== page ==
Equipment involved in the data collection included: 1) the assembled VLF radio receiver, 2) a special radio receiver used to record an announcement of the current time  from the 
United States National Institute of Standards and Technology's shortwave radio station in Colorado(WWV), and 3) a portable tape recorder.

You can learn more about Project INSPIRE here:

Photo Gallery

Here is what the assembled INSPIRE equipment looked like, when set up out "in the field".  Starting from the top, the assembled & tested VLF radio receiver.  Below that, a cassette tape recorder, for recording the signals received by the VLF radio.  And below that is a large speaker, used for listening, in "real time", to the signals picked up by the VLF radio, with a WWV time receiver located on top of the speaker.  We used the transmissions from the WWV receiver to record an accurate "time stamp" at the start, and end, of each cassette tape, so that a "time reference" would be imbedded on the tape, for the scientists/researchers to use.  Also visible in this photo are 2 copper "ground stakes" that were put into the ground, and connected to the VLF receiver, to help cut down on extraneous noise from the receiver.  And, above the VLF receiver, was a long whip antenna, which would be connected to the VLF receiver(Although, "in the field", we usually opted for a long wire copper wire antenna, for better reception).

Another, somewhat long-range view, of
the assembled INSPIRE equipment.

A class in the Technology Education Dept. at Abbotsford Junior/Senior High School tests the newly-assembled INSPIRE VLF radio receiver, by recording an announcement on cassette tape.

Another photo of a class in the Technology Education Dept. at Abbotsford Junior/Senior High School testing the newly-assembled INSPIRE VLF radio receiver, by recording a voice announcement at the beginning of a cassette tape.  The annoucements would include the date, the location from which the recording was made, and the INSPIRE team's name.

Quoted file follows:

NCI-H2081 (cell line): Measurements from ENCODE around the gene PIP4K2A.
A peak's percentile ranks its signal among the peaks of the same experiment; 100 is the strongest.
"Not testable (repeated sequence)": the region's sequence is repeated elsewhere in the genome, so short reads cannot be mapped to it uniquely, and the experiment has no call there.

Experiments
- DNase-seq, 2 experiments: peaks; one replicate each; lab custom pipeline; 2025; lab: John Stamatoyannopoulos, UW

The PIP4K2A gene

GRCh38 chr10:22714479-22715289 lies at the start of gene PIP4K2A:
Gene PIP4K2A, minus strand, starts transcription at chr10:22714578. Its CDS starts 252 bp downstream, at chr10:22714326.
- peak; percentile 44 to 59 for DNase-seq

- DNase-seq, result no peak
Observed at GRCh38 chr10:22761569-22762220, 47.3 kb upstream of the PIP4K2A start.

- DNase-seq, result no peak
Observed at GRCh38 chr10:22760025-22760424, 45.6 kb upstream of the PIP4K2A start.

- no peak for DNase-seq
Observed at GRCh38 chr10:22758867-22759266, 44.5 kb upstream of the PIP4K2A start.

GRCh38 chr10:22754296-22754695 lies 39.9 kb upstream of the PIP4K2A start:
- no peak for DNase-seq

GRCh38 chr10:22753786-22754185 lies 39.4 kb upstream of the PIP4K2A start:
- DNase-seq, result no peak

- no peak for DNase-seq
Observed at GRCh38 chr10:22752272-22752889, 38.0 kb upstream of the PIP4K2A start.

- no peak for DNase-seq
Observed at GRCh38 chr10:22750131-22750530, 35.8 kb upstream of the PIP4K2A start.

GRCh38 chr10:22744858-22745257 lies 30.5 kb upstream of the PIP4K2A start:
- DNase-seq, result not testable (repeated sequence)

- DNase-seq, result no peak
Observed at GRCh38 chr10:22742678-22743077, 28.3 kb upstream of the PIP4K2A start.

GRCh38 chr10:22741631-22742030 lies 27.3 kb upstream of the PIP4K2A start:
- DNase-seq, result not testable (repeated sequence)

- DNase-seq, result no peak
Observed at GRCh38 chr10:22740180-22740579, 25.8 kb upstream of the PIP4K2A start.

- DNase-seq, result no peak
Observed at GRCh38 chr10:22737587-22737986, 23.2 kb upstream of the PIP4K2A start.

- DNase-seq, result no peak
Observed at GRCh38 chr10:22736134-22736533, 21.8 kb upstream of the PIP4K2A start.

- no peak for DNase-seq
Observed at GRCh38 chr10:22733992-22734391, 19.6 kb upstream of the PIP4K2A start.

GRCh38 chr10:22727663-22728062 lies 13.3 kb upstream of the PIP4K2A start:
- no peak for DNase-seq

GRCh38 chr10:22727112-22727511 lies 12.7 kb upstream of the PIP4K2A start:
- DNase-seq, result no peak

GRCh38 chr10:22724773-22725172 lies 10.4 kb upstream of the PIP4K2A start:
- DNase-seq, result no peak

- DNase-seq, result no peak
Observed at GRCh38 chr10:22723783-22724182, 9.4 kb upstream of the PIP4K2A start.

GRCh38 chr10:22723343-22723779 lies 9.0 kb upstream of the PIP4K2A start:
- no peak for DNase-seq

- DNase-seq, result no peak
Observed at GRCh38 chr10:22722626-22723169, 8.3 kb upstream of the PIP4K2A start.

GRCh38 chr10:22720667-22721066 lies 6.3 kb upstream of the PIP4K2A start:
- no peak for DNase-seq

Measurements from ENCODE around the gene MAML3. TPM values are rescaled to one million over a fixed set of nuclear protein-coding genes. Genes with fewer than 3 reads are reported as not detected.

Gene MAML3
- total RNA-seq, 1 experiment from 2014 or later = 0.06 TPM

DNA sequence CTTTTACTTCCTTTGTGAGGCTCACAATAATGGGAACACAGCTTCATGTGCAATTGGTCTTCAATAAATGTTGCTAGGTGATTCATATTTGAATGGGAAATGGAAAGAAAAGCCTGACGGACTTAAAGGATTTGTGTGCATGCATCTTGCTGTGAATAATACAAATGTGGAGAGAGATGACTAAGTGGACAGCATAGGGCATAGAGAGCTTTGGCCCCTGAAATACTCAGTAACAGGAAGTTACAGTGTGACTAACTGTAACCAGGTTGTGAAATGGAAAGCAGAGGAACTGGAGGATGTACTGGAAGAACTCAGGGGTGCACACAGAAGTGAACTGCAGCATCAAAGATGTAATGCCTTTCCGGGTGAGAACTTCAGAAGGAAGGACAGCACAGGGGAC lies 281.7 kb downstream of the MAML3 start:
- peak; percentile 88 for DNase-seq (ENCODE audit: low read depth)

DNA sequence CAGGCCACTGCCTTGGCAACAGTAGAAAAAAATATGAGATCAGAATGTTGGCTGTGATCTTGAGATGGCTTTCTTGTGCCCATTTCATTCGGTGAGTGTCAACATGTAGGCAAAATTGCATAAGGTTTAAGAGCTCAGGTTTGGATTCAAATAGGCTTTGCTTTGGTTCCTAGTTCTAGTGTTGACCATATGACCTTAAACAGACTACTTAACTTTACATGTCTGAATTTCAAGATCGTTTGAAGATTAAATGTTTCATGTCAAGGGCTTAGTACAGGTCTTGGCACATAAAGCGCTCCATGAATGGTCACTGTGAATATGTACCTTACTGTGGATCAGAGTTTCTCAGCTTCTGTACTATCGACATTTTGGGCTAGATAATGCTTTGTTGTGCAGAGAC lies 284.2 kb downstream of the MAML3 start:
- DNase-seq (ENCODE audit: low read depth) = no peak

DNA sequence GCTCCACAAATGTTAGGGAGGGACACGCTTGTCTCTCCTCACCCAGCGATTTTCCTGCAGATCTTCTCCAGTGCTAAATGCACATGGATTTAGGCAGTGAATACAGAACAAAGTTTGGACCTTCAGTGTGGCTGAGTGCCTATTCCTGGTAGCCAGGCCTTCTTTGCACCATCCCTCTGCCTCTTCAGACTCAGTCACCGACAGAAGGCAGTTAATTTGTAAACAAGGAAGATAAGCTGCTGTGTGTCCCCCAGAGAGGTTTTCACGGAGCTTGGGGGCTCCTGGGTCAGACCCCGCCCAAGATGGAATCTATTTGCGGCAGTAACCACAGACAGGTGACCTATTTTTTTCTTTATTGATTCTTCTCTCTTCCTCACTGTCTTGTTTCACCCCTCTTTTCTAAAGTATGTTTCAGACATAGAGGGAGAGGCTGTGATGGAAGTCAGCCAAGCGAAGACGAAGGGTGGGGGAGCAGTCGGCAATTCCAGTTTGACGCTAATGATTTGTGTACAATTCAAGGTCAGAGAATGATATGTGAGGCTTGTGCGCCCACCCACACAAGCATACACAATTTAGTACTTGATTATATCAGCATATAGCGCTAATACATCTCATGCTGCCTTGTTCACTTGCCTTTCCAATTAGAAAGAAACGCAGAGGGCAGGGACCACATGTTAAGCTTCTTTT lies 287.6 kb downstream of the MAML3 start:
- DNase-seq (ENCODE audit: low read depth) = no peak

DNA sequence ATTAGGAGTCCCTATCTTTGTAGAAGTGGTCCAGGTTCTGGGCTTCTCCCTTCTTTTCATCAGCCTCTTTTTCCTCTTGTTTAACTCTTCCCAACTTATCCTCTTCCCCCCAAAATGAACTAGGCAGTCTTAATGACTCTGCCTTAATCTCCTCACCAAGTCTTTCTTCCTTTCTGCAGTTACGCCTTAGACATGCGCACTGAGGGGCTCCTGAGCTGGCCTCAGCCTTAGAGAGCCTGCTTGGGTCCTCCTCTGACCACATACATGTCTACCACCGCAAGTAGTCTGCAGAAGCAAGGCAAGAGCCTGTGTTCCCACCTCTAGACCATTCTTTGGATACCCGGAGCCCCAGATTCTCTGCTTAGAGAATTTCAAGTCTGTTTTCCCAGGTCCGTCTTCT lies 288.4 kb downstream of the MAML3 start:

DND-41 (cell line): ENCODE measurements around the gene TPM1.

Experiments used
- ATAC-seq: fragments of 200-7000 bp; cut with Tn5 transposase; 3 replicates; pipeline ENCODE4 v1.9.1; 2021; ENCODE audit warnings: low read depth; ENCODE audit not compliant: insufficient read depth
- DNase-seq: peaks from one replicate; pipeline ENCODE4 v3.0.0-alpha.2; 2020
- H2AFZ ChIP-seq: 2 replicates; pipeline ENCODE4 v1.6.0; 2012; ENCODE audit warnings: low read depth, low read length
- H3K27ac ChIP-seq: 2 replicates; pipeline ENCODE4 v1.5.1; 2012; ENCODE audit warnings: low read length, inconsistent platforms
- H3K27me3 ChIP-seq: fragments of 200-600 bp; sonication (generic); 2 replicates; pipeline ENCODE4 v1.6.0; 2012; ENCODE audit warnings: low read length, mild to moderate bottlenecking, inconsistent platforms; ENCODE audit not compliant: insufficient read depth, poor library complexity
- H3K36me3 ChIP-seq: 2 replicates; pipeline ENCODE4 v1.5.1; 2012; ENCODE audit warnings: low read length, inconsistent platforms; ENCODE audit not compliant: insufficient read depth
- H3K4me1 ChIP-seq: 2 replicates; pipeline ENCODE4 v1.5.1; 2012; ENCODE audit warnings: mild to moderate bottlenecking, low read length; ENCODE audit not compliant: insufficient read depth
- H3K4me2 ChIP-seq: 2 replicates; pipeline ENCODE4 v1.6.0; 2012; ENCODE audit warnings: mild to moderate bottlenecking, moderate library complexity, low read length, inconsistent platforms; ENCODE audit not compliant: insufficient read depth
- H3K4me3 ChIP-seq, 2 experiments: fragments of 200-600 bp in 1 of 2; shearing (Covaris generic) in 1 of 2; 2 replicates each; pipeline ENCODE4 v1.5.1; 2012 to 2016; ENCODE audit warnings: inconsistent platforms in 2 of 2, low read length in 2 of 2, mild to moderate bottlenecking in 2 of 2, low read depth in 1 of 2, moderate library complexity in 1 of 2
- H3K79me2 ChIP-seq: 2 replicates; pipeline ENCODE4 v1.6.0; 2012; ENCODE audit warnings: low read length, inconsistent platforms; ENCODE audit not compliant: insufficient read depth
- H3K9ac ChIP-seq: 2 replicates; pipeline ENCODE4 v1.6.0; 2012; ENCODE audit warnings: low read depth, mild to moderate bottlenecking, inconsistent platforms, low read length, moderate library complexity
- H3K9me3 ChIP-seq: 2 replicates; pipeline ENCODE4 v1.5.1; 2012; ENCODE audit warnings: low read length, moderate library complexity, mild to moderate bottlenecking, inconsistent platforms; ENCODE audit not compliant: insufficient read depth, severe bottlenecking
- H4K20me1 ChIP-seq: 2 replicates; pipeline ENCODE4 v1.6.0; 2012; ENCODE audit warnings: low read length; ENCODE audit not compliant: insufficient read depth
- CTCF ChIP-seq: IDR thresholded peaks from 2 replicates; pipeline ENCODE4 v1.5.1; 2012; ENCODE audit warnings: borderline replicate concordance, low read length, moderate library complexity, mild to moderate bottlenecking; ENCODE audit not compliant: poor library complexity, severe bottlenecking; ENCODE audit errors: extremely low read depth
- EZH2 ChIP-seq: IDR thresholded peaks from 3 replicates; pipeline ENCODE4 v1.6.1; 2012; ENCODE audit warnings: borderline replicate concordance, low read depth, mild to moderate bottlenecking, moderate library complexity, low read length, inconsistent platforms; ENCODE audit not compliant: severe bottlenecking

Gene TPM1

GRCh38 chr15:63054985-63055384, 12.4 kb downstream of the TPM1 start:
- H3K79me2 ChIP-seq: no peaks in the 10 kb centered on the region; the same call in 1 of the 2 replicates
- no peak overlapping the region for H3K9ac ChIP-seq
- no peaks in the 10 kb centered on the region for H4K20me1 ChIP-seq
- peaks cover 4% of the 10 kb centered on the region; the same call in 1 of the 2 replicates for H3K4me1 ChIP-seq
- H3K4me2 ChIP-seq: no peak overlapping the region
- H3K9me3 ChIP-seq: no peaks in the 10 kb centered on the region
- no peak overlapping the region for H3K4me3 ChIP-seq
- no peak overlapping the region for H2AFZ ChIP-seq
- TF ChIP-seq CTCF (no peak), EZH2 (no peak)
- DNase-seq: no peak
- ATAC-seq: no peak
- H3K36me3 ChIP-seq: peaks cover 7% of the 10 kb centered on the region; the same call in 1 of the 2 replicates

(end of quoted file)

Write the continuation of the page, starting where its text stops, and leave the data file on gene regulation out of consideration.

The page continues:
The Abbotsford High School's INSPIRE team, "on site", in the Chequamegon National Forest, northwest of Medford, WI, during a recording session.  Exact date unknown, but I believe these students are from LaVerne Harrison's Physics class.  A couple of the faces look familiar...

Who says Physics experiments can't be FUN, AS WELL AS educational!!!

In one year(exact date unknown), the Project INSPIRE investigators had a recording session scheduled to coincide with a solar eclipse, so that they  could determine what effect a solar eclipse might have on VLF radio emissions.  Again, these
students are from LaVerne Harrison's Physics class.  A couple of the faces look familiar...They have set up a tripod, on which they have mounted a piece of tagboard(or at least, some sort of paper) which will allow them to SAFELY view the solar eclipse, when it occurs.

Here's how the solar eclipse appeared, when being SAFELY viewed.  WARNING:  NEVER look DIRECTLY into the sun!!!

In another year, the INSPIRE recording session coincided with a late snowfall!  Hey, the things that scientists(even budding junior scientists) have to put with!  Again, these
these students are from LaVerne Harrison's Physics class.  I recognize the teacher(LaVerne Harrison, with the red stocking cap), and students Jessica Schultz and Andy Melvin.

As I mentioned earlier, above, as part of the preparation for participating in the INSPIRE project, I would have each class learn to use a soldering iron to assemble an electronics project(hobby) kit(NOTE: The very first class to participate in the INSPIRE project actually assembled the VLF radio receiver used as part of the project).  These students are from LaVerne Harrison's high school Physics class.  A couple of familar faces:  Kara Melvin and Cami Grube.

Another class learns to use a soldering iron to assemble an electronics project(hobby) kit.  Again, these students are from LaVerne Harrison's high school Physics class.